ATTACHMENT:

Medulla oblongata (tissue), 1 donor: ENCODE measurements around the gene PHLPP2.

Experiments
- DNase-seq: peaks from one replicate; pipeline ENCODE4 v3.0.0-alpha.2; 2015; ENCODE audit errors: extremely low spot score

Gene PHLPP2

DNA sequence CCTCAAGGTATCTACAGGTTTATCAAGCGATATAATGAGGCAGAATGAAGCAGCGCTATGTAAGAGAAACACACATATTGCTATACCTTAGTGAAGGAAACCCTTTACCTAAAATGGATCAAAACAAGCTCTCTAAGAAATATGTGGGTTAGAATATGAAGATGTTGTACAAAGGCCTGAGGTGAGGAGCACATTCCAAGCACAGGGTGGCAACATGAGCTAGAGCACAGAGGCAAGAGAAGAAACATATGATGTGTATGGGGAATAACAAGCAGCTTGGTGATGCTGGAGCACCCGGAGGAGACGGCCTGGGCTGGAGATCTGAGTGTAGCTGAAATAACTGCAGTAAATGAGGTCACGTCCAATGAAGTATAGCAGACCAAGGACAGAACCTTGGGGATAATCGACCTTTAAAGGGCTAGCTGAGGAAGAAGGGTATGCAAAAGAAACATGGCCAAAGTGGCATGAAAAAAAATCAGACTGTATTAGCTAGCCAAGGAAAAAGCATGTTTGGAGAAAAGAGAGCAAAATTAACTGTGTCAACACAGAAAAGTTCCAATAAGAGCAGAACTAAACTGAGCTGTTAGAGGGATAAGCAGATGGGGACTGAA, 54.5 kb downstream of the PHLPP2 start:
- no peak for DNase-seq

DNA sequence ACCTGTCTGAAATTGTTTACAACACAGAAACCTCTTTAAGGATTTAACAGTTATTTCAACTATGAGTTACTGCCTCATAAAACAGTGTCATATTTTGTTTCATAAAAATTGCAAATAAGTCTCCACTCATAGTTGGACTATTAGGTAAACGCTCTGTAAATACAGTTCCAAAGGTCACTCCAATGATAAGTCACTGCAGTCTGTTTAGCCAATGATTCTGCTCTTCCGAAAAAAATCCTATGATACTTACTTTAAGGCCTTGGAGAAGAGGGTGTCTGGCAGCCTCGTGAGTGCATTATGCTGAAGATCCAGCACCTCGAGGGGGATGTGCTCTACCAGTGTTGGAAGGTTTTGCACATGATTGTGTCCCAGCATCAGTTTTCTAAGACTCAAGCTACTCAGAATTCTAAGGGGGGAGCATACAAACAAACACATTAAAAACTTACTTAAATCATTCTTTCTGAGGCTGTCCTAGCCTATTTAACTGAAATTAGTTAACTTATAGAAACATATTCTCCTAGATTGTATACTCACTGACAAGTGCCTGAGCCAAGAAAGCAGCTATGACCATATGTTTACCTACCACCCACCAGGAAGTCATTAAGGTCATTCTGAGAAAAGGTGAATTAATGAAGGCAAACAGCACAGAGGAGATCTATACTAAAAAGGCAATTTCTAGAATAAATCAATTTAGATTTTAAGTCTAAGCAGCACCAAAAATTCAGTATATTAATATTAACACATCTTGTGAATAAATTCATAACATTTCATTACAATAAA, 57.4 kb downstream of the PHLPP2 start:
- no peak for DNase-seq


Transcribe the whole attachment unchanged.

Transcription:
Medulla oblongata (tissue), 1 donor: ENCODE measurements around the gene PHLPP2.

Experiments
- DNase-seq: peaks from one replicate; pipeline ENCODE4 v3.0.0-alpha.2; 2015; ENCODE audit errors: extremely low spot score

Gene PHLPP2

DNA sequence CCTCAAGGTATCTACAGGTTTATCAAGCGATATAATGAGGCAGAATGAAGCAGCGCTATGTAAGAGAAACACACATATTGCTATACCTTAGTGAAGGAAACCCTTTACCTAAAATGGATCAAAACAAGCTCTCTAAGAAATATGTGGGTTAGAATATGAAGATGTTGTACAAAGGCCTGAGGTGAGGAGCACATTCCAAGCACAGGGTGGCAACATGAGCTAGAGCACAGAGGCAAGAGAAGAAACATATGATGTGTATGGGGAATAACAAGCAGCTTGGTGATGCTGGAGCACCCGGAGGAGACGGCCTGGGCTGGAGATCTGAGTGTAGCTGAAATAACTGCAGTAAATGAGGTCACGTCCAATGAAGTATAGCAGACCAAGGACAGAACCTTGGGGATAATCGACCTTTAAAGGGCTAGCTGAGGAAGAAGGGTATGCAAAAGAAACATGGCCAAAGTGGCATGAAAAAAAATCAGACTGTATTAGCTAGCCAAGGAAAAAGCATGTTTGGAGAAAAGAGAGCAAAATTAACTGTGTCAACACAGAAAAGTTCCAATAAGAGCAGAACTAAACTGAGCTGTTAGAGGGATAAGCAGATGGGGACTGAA, 54.5 kb downstream of the PHLPP2 start:
- no peak for DNase-seq

DNA sequence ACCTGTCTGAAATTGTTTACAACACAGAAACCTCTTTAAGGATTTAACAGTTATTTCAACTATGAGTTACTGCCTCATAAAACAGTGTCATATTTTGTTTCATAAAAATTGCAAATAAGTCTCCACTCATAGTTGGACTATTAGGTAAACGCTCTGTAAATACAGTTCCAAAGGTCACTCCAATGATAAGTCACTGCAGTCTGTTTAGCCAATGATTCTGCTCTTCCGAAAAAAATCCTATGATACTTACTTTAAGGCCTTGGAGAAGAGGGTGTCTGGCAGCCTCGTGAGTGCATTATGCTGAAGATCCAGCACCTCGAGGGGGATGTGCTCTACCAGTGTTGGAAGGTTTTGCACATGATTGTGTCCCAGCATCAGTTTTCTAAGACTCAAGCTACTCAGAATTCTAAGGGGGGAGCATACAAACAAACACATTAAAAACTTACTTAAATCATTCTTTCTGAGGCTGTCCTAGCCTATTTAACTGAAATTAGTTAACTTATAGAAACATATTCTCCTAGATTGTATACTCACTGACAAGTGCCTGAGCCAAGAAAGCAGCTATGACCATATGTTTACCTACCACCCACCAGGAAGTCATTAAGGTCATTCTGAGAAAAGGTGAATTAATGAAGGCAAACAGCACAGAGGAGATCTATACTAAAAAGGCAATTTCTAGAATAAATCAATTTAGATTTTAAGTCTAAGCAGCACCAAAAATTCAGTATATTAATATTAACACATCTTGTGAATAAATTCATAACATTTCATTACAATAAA, 57.4 kb downstream of the PHLPP2 start:
- no peak for DNase-seq